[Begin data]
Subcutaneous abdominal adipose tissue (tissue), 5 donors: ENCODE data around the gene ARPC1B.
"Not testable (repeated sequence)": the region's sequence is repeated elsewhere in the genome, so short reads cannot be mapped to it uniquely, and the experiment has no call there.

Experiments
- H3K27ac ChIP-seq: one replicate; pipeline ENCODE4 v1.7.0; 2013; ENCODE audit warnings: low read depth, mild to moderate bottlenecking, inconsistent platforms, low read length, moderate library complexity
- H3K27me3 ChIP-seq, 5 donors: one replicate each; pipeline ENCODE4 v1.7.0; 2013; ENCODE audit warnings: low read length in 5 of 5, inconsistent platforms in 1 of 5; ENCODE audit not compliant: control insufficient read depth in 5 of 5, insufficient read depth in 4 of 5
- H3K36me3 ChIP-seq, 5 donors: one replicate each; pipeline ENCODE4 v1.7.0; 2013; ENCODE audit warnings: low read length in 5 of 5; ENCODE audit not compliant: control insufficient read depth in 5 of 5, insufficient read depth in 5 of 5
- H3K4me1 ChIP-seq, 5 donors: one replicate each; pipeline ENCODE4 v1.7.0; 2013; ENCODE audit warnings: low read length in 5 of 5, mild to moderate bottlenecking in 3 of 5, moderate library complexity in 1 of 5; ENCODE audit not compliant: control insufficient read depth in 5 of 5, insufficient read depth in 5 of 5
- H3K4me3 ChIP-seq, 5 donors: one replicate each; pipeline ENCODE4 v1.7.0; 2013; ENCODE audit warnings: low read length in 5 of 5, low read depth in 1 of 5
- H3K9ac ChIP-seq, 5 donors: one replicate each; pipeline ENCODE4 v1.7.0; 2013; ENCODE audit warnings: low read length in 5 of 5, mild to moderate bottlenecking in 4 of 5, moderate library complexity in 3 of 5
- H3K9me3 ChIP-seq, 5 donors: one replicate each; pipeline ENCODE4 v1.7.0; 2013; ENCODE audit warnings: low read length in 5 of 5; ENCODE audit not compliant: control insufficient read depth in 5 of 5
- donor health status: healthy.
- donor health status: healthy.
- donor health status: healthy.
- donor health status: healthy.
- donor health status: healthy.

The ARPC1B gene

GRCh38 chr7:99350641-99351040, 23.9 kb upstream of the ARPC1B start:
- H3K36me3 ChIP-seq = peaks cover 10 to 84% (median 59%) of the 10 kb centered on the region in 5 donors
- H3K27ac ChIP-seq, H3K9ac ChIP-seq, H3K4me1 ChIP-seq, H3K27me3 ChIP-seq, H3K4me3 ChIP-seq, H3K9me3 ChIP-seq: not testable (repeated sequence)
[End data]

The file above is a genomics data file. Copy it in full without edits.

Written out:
Subcutaneous abdominal adipose tissue (tissue), 5 donors: ENCODE data around the gene ARPC1B.
"Not testable (repeated sequence)": the region's sequence is repeated elsewhere in the genome, so short reads cannot be mapped to it uniquely, and the experiment has no call there.

Experiments
- H3K27ac ChIP-seq: one replicate; pipeline ENCODE4 v1.7.0; 2013; ENCODE audit warnings: low read depth, mild to moderate bottlenecking, inconsistent platforms, low read length, moderate library complexity
- H3K27me3 ChIP-seq, 5 donors: one replicate each; pipeline ENCODE4 v1.7.0; 2013; ENCODE audit warnings: low read length in 5 of 5, inconsistent platforms in 1 of 5; ENCODE audit not compliant: control insufficient read depth in 5 of 5, insufficient read depth in 4 of 5
- H3K36me3 ChIP-seq, 5 donors: one replicate each; pipeline ENCODE4 v1.7.0; 2013; ENCODE audit warnings: low read length in 5 of 5; ENCODE audit not compliant: control insufficient read depth in 5 of 5, insufficient read depth in 5 of 5
- H3K4me1 ChIP-seq, 5 donors: one replicate each; pipeline ENCODE4 v1.7.0; 2013; ENCODE audit warnings: low read length in 5 of 5, mild to moderate bottlenecking in 3 of 5, moderate library complexity in 1 of 5; ENCODE audit not compliant: control insufficient read depth in 5 of 5, insufficient read depth in 5 of 5
- H3K4me3 ChIP-seq, 5 donors: one replicate each; pipeline ENCODE4 v1.7.0; 2013; ENCODE audit warnings: low read length in 5 of 5, low read depth in 1 of 5
- H3K9ac ChIP-seq, 5 donors: one replicate each; pipeline ENCODE4 v1.7.0; 2013; ENCODE audit warnings: low read length in 5 of 5, mild to moderate bottlenecking in 4 of 5, moderate library complexity in 3 of 5
- H3K9me3 ChIP-seq, 5 donors: one replicate each; pipeline ENCODE4 v1.7.0; 2013; ENCODE audit warnings: low read length in 5 of 5; ENCODE audit not compliant: control insufficient read depth in 5 of 5
- donor health status: healthy.
- donor health status: healthy.
- donor health status: healthy.
- donor health status: healthy.
- donor health status: healthy.

The ARPC1B gene

GRCh38 chr7:99350641-99351040, 23.9 kb upstream of the ARPC1B start:
- H3K36me3 ChIP-seq = peaks cover 10 to 84% (median 59%) of the 10 kb centered on the region in 5 donors
- H3K27ac ChIP-seq, H3K9ac ChIP-seq, H3K4me1 ChIP-seq, H3K27me3 ChIP-seq, H3K4me3 ChIP-seq, H3K9me3 ChIP-seq: not testable (repeated sequence)